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Ground Floor


During the early reign of King Luís a new layout and decoration of the Palace rooms, entrusted to architect Joaquim Possidónio Narciso da Silva, followed the then recent standards of comfort, privacy and hygiene, typical of the 19th century bourgeois mentality. There was a demand for more intimate and sheltered spaces. The Ground Floor opens with a sequence of four rooms whiere, due to the official and private functions they were intended for, a significant amount of glamour was displayed, enhanced by the tapestries and allegorical paintings on the ceilings, remnants of the early 19th century decoration. From the Music Room onwards and running alongside the western facade, the Ground Floor was reserved for the private quarters. New chambers were introduced: a living room - the Blue Room -, the Dining Room for the family daily meals and leisure areas such as the Marble Room and the Billiards Rooms; and finally the bathrooms fitted with running water, hot and cold.

Content List

  • With its official atmosphere, this was where Luís I dealt with affairs of state. Reception day was Thursday.
    At Christmas and Carnaval, the atmosphere became rather more relaxed, with Maria Pia organising parties here for Prince Carlos, Prince Afonso and their guests.
    Ceiling: Aurora bringing General Happiness and Abundance; Truth and Justice are at the chevets; Cirilo Wolkmar Machado; c. 1815.
  • Music Room

    In a period when music played by amateurs reached its peak, a music room was indispensable. The Royal Family and their friends held frequent musical evenings here. Luís I was a baritone, who also played and composed music for the ‘cello, whilst Maria Pia played piano.
    Ceiling: The earlier painting by José da Cunha Taborda and Arcângelo Foschini (?) was covered by the current decoration, conceived and supervised by the architect, Possidónio da Silva between 1863-1865. The arms of the Portuguese monarchs, the Dukes of Braganza and the crosses of the three main Portuguese Military Orders – Christ, Avis and Santiago – figure in the eight medallions.
  • Blue Room

    The decorative canons in fashion in the second half of the 19th century made it essential to have a family living room in the palace, which had not previously existed. From 1863 to 1865, this room was completely refurbished, to the Queen’s taste, by the Royal architect, Possidónio Narciso da Silva. The opening of the glass window, with unusual dimensions for the time, meant it was possible to see from one room into another, creating the illusion of a long expanse of space.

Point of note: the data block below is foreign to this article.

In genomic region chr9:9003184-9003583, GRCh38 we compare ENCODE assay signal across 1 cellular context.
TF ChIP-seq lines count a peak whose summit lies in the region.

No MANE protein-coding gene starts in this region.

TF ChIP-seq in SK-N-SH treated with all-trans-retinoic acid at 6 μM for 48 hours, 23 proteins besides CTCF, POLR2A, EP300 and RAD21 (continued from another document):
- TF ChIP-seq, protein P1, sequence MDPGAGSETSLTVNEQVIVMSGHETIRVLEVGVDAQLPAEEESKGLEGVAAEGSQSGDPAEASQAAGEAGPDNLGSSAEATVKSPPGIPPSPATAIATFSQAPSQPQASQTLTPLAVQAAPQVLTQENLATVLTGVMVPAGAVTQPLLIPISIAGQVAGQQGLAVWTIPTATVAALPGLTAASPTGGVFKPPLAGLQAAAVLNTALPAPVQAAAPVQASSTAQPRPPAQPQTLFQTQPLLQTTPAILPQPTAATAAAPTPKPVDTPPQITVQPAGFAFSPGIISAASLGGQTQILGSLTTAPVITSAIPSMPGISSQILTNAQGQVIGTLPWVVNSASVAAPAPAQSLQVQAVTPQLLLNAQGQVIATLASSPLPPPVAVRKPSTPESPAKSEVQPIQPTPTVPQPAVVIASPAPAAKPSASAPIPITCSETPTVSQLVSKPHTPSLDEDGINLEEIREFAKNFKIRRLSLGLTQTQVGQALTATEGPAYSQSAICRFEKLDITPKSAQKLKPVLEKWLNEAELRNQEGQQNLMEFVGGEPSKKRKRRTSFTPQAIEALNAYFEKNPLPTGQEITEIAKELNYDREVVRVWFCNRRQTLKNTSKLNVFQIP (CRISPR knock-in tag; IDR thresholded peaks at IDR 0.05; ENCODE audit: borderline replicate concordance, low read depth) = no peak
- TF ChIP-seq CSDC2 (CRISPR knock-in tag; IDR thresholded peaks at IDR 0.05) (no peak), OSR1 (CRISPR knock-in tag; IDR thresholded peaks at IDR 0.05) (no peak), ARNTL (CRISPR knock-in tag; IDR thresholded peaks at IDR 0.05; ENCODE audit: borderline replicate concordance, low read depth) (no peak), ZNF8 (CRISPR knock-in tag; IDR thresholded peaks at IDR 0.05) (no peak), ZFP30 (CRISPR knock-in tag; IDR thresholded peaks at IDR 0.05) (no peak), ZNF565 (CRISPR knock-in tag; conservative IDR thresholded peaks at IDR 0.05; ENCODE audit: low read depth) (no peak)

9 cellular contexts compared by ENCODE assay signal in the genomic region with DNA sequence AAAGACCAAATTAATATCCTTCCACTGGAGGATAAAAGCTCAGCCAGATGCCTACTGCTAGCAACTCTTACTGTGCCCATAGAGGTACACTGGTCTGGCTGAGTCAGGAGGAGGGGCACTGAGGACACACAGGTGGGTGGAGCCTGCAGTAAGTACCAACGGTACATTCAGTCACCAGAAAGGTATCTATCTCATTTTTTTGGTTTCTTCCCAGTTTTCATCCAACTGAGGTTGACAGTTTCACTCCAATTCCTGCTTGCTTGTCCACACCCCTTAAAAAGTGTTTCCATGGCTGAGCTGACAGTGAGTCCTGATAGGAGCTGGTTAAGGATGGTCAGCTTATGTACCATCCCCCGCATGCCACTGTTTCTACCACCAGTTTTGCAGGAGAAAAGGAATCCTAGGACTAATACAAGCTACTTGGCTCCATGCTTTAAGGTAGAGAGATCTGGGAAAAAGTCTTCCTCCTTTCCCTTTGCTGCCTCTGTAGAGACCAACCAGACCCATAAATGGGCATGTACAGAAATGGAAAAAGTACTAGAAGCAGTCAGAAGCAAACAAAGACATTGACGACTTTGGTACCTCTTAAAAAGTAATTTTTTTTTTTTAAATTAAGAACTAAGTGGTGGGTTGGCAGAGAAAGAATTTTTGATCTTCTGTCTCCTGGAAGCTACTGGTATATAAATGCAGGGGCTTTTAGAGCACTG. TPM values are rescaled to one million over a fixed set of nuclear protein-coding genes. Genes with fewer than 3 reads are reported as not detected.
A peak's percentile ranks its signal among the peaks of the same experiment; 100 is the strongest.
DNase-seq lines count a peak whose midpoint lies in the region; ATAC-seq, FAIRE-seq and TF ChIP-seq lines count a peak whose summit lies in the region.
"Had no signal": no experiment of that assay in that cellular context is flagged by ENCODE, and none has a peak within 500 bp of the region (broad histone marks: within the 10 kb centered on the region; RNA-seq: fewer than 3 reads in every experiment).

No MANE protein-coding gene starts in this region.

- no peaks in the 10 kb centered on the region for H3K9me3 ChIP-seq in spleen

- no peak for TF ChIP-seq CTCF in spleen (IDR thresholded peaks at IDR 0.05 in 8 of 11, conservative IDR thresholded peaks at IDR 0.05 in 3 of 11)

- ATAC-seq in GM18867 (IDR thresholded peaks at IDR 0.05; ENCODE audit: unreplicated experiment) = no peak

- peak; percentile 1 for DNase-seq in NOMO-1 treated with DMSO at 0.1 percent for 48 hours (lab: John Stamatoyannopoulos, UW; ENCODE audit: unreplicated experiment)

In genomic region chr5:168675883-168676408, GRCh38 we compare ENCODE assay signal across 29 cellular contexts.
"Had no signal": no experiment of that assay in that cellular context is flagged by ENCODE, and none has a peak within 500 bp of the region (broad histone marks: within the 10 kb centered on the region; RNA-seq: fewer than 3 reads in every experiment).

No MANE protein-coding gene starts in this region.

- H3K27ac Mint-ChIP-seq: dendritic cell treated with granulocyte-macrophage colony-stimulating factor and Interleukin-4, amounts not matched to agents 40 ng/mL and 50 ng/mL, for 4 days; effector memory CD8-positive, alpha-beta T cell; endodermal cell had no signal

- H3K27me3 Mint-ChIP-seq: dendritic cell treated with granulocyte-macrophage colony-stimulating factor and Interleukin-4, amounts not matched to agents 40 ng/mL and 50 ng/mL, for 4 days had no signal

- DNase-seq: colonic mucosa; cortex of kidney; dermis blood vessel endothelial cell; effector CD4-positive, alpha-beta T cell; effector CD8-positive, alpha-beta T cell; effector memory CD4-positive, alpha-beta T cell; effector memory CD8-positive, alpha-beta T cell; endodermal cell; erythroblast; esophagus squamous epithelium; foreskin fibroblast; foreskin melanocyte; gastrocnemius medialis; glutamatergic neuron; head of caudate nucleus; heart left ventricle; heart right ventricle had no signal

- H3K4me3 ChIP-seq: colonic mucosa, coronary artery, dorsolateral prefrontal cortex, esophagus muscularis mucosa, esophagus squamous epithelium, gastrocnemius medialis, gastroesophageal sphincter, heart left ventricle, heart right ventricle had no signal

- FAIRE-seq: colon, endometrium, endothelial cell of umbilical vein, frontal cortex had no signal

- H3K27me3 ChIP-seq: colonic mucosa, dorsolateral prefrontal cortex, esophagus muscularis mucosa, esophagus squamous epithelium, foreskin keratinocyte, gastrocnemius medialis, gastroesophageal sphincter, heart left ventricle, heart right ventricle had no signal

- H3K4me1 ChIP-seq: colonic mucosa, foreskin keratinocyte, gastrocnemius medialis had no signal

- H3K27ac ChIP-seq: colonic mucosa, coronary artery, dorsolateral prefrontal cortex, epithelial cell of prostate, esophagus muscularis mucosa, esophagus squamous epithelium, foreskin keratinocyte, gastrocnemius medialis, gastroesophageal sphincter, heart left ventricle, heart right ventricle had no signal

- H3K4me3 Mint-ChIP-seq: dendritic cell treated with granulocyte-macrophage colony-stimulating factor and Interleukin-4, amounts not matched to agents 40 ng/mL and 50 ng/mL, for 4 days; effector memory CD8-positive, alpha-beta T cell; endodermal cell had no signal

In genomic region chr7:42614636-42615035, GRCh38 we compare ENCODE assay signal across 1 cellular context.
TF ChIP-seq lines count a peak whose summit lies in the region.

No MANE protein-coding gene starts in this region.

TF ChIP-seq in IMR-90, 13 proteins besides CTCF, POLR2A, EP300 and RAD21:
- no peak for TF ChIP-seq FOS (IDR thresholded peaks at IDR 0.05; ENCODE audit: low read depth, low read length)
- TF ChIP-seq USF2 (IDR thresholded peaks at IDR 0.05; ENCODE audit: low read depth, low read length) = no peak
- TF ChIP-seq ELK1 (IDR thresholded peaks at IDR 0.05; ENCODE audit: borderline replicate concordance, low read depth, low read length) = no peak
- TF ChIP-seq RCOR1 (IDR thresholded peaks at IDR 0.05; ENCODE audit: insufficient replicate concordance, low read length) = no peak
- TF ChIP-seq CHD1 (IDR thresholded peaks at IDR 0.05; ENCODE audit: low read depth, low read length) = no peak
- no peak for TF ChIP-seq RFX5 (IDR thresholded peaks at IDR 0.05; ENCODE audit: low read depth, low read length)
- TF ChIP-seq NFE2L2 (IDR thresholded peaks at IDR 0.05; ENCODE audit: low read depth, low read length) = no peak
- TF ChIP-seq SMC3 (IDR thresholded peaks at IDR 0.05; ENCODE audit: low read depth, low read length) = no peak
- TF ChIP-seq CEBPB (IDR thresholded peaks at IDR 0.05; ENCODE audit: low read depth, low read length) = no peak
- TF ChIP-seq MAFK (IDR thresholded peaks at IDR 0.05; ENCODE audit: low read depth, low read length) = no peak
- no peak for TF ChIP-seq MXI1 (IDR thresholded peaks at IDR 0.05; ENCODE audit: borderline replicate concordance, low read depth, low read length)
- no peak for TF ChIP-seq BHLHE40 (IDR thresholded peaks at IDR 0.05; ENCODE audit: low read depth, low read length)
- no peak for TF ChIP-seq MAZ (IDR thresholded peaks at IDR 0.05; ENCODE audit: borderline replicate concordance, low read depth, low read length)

• Photo Henrique Ruas IMC/PNA

    Controlling Nature and bringing it inside the house became fashionable in the 19th century, leading to the creation of winter gardens within palatial interiors. In a highly original manner, this room’s walls and ceiling were lined with alabaster, the gift of the Viceroy of Egypt, used by Possidónio da Silva to carry out the works at the time of the royal marriage in 1862. A place for leisure and relaxation, birthday parties for the princes and royal family, dinners were frequently held here, served on a table set around the Carrara marble fountain.
  • An essentially private space, in which the Queen also took care of official and charitable matters; like the King, she would ‘receive’ on Thursdays. The room had a special significance for the Queen: Prince Carlos was born here, when Maria Pia was only 16 years old.
  • In 1861, Luís I ordered silks and furniture bought in Paris expressly to furnish this room. His choices were influenced by Napoleon III style, very fashionable in Europe at the time. The furniture was arranged in the room with the bed against the centre of the main wall raised on a platform and covered by a canopy. Very little has changed since then.
    The decoration of the walls and hangings is in blue damask silk and silver thread, in different patterns. Ceiling: The Glory of the Princes; Cirilo Wolkmar Machado (?); pre-1816.
  • In the original 1802 palace design, there was no specific area marked out for the dining room. The decoration of this room, carried out in the 1880s, followed the style then in vogue: Neo-renaissance. All the chestnut ornamentation is by Leandro Braga, who incorporated fragments of 16th and 17th century carving, a characteristic practice of 19th century eclecticism.
    This family room was used on a daily basis. At the State Table sat the King, the Queen, Prince Afonso, the dignitaries in service and, at times, an invited guest. The arrangement of the table, inspired by the Arte de Servir à Mesa (The Art of Serving at Table) written by the famous cook, João da Mata (1870), follows the canons of the time.
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